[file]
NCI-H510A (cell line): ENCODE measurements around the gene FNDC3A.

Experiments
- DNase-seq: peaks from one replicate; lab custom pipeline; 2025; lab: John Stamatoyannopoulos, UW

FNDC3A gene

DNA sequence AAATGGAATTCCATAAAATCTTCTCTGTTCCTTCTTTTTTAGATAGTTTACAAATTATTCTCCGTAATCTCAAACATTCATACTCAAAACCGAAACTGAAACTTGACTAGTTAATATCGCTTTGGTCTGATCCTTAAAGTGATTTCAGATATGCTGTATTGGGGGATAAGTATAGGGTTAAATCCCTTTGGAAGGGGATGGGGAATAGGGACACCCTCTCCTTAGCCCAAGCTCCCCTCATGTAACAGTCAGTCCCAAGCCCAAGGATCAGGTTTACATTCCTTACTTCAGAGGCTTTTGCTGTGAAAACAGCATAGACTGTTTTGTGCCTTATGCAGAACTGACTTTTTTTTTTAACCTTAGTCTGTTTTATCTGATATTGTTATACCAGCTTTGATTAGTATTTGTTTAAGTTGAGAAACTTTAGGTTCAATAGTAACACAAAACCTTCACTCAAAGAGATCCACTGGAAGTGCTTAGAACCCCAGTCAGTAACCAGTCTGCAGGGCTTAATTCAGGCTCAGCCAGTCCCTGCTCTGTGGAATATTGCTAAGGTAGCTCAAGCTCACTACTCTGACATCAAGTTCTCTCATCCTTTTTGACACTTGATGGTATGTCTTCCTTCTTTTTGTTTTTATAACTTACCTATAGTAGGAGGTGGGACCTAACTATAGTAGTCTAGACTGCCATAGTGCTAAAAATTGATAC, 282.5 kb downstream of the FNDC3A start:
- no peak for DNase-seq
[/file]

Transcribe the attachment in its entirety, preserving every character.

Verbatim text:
NCI-H510A (cell line): ENCODE measurements around the gene FNDC3A.

Experiments
- DNase-seq: peaks from one replicate; lab custom pipeline; 2025; lab: John Stamatoyannopoulos, UW

FNDC3A gene

DNA sequence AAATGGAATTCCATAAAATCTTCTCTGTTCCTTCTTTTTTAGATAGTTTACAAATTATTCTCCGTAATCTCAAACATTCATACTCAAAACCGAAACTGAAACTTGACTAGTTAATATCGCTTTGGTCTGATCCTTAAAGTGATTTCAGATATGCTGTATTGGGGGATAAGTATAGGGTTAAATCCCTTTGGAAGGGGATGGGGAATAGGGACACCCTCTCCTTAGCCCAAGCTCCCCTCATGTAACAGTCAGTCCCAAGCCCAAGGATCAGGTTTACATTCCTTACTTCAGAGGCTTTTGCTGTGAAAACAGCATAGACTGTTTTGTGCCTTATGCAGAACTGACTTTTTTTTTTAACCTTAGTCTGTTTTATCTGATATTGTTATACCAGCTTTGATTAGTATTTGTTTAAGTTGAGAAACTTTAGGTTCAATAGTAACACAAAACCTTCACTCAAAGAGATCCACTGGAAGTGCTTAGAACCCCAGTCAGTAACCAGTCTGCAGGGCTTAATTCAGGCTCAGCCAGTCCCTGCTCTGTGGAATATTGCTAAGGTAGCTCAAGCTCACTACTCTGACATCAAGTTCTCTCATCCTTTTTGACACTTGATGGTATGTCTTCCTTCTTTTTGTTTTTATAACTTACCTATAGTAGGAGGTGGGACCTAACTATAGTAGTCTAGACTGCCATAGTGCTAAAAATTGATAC, 282.5 kb downstream of the FNDC3A start:
- no peak for DNase-seq